We’ve all seen our fair share of some successful fix and flip investment projects. Sure, from a distance they seem flawless but it requires lots of hard work. However, the most important part to make these projects successful is financing. There are numerous fix and flip financing options available for investors.
If you’re considering obtaining a fix and flip loan for your upcoming project, we’ve got you covered. We’ve prepared an extensive guide on fix and flip loans to help you out.
What Are Fix and Flip Loans?
Fix and flip loans are short-term loans intended for real estate investors. They solely help investors purchase and renovate a property to resell it for a profit in the span of 12 to 18 months. Sure, some investors opt for traditional loans and lines of credit to fund their ventures, but the majority of fix and flip loans are acquired by individuals or private investors.
Fix and flip loans are commonly utilized to purchase residential properties at auctions or in foreclosures, fund renovations, and upgrades, and cover additional costs associated with property ownership. Fix and flip loans are also known as bridge loans, residential transition loans, and rehab loans. Generally, these loans have two components—the purchase and funds for the rehab.
Let’s discuss those in detail.
The purchasing aspect of fix and flip loans is relatively simple. The lender usually sizes the overall loan amount based on the after-repair value, or Loan-to-Value (LTV), as well as the total project cost or Loan-to-Cost (LTC). These rates and fees differ significantly from lender to lender, and durations typically range from 9 to 24 months.
The buying procedure is similar to the other types of mortgage financing. You fill out an application, supply supporting documentation, and place an appraisal order. Moreover, you also need to submit a business plan for the property, which must include a thorough renovation project with a timeframe and associated costs broken down by project step. You can close on the purchase as soon as your loan is granted, and financing the down payment while the lender covers the rest of the purchase price.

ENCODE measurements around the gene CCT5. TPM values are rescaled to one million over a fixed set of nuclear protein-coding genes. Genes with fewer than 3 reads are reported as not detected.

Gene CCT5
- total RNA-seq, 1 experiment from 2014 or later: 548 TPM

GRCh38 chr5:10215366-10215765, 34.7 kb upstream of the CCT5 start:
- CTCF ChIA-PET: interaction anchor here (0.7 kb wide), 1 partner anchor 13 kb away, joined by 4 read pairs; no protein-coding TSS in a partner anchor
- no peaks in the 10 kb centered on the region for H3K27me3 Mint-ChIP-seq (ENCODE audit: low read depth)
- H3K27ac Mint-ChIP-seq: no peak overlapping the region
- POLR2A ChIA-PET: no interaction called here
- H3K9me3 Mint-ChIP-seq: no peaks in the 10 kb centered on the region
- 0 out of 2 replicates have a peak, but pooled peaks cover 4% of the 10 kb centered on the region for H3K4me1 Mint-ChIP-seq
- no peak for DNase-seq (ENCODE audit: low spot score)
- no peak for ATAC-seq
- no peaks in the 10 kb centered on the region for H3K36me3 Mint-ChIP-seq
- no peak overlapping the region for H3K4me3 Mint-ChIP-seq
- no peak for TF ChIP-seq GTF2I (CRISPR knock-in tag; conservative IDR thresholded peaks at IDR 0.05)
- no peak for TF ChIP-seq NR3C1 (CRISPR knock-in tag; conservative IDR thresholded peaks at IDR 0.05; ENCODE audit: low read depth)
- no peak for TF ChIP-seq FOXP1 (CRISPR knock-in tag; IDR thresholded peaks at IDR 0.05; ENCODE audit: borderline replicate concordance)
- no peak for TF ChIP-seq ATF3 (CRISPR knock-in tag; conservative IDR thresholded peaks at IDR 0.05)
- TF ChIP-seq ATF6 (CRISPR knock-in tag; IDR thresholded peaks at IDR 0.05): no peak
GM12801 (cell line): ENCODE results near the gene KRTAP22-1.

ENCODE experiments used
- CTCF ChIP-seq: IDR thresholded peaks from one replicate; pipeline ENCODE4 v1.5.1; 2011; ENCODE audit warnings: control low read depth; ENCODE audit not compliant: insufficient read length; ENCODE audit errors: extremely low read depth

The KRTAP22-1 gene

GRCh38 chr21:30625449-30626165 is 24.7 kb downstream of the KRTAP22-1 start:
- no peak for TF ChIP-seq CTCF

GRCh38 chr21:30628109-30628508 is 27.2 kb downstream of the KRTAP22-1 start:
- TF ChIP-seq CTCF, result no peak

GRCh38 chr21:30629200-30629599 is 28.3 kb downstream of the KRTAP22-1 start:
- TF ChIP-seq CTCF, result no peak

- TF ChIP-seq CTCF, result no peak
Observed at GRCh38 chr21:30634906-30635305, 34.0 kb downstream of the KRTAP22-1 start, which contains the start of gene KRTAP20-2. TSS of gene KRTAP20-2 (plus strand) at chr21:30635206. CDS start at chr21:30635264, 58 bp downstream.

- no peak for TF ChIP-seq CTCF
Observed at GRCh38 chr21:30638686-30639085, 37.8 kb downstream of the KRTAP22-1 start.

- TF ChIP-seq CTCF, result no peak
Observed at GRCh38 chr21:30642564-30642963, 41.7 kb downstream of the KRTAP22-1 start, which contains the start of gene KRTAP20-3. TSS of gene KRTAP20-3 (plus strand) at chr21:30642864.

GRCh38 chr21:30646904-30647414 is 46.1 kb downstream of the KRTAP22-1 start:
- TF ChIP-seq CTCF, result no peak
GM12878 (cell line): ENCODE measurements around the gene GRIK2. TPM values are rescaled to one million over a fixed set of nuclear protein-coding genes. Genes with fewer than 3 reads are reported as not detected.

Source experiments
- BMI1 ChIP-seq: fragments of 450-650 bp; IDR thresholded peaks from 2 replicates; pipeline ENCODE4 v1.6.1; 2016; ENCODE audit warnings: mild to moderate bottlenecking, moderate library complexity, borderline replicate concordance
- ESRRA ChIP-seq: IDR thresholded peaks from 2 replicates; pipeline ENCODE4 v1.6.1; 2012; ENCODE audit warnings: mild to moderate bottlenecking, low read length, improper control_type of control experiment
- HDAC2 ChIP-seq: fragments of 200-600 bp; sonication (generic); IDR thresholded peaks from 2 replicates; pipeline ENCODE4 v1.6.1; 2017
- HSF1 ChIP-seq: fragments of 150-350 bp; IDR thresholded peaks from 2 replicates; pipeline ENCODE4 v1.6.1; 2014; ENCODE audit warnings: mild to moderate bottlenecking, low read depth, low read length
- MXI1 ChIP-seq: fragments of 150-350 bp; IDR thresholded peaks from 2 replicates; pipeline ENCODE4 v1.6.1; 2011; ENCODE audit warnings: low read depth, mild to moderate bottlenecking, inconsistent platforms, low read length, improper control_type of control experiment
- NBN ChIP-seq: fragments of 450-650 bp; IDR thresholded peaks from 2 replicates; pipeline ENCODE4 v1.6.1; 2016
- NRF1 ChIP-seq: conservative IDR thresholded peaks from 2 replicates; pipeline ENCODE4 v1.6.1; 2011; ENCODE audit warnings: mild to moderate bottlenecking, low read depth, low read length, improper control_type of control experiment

Fix and flip loans get interesting in this phase. In this phase, you’ve acquired ownership of the property and need to start improving it. To acquire goods and pay contractors, you’ll need capital. The majority of fix and flip loans allow you to make upfront investments in material and labor. After completing the work required for renovation, you can ask for a “construction draw” from the lender. In simpler words, after the investor has completed the renovations, they can easily submit a reimbursement request.
After receiving the request, the moneylender will send an inspector to the property to authorize the work after receiving the request, which can take up to 72 hours. The investor must then await the lender’s receipt of the inspection report and the release of capital. If you want to keep your project going forward throughout this process, you’ll need enough money to pay for extra materials and building services. This may not seem hard or nerve-wrecking in theory, but coordinating construction drawings while juggling contractors and supply deliveries can be challenging.
Types of Fix and Flip Financing
Apart from fix and flip loans, there are various other financing options available to support your fix and flip projects. Let’s explore them.
Hard Money Loans
Hard money loans are much more complicated and expensive than conventional loans. For hard money loans, the property itself serves as the collateral. While that may be quite alarming for most real estate investors but you’ll be surprised to know hard money loans are widely popular. Wondering why? Well, hard money loans usually end within a year with an interest rate of 12% to 18%. Moreover, you can also receive 2 to 5 points, with each point signifying 1% of the loan amount.
For instance, if you borrow $100,000 and your moneylender charges you 4 points, you’re liable to pay 4% of the total amount, which is $4,000. In addition, unlike other mortgages, you can be excused from paying the points until your property is sold. Unlike traditional loans, which are offered by banks, hard money loans are offered by privately-owned lending organizations that avoid bureaucratic red tape. These private lenders aren’t bound by any state criteria regarding the real estate’s condition.
For example, dilapidated houses aren’t qualified enough for standard mortgages and fail to meet the criteria. However, hard money lenders make lending decisions based on the investor’s reliability and the deal’s strength.
In addition, hard money lenders don’t consider the borrower’s credit scores, records, or if the down payment funds are loaned; as long as the resale value is more than the total purchase and refurbishment cost, they’re totally fine with extending the loan. This is in case the investor defaults, the moneylender can foreclose the property and own it to sell it for a profit. Lending firms are typically well-versed in the local market and have a network of realtors, making them excellent partners.
Moreover, hard money lenders determine the loan amount based on the property’s after-repair value (ARV). For instance, if your house doesn’t cost much but it has a high ARV, you’re allowed to demand a maximum of 70% of the ARV. So, even if you buy the property, you’ll still be left with a significant amount that can use to fund the renovation, closing, selling, and other costs. But if you’re charged with more points and a high-interest rate, it can get tough to get a hold of your budget.
Home Equity Line Of Credit (HELOC)